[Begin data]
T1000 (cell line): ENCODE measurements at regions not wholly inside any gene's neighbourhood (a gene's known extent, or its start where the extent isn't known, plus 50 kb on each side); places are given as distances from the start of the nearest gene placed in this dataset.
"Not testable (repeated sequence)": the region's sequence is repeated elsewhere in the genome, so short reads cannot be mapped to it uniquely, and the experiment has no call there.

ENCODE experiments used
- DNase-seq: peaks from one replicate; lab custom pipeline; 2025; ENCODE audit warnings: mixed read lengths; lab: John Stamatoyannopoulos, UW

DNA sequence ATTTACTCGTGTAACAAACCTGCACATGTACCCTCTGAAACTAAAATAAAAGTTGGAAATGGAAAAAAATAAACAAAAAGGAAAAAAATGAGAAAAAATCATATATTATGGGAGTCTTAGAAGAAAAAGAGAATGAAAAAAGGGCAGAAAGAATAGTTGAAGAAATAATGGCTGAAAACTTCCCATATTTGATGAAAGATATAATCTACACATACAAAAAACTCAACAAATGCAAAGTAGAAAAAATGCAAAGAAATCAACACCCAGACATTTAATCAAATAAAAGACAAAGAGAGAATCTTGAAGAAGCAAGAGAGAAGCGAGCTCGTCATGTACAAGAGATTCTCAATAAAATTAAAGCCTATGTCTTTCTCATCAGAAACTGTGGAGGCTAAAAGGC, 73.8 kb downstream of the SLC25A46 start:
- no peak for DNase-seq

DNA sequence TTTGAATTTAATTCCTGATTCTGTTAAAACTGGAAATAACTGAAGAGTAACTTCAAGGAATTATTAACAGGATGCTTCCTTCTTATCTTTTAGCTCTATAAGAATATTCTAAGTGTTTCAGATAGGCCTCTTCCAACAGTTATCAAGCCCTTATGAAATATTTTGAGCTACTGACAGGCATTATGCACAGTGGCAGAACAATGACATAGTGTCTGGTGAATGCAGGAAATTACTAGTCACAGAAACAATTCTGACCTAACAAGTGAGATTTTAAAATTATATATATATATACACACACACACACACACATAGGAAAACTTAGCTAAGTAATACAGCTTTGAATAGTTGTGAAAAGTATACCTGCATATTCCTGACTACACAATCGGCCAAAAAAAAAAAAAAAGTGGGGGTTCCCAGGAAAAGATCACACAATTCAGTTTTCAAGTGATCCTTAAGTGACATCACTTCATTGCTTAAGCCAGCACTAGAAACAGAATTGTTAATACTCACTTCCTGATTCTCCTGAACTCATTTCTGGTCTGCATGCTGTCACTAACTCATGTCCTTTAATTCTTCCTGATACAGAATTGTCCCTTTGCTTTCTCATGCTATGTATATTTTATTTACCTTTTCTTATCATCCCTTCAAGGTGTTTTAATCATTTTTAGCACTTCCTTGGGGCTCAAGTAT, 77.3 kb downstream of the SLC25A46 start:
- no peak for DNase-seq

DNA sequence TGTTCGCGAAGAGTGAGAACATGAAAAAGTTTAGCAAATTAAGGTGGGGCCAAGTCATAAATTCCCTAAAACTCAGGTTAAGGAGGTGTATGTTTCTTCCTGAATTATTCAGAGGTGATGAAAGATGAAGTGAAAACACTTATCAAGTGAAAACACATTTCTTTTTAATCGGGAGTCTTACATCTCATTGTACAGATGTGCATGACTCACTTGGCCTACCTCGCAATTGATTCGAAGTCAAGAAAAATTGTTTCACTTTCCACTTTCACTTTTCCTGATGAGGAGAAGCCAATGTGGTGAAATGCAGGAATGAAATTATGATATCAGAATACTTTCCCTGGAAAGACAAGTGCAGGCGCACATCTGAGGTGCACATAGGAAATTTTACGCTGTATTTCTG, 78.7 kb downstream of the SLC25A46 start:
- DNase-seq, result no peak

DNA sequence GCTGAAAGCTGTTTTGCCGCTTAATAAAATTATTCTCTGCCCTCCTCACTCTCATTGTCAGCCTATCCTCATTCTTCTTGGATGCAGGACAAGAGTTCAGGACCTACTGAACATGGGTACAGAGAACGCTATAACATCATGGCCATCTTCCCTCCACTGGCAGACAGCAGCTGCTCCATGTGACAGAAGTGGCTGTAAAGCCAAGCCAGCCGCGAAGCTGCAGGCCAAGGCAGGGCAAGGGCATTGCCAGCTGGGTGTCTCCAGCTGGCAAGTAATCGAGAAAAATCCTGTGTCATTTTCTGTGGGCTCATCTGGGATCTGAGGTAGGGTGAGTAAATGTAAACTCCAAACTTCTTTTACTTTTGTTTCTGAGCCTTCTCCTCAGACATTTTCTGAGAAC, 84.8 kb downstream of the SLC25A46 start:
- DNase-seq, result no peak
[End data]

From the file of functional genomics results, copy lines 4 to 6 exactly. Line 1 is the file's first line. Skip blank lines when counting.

- DNase-seq: peaks from one replicate; lab custom pipeline; 2025; ENCODE audit warnings: mixed read lengths; lab: John Stamatoyannopoulos, UW

DNA sequence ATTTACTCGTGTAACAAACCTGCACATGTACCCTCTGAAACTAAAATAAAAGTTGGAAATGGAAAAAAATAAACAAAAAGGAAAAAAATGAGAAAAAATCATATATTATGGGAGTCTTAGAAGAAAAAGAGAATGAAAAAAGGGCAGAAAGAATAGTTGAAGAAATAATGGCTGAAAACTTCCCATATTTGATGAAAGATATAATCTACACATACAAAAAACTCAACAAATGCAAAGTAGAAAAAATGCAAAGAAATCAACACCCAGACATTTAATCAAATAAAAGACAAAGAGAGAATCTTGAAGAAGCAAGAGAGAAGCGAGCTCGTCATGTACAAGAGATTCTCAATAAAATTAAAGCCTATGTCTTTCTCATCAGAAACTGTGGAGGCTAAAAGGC, 73.8 kb downstream of the SLC25A46 start:
- no peak for DNase-seq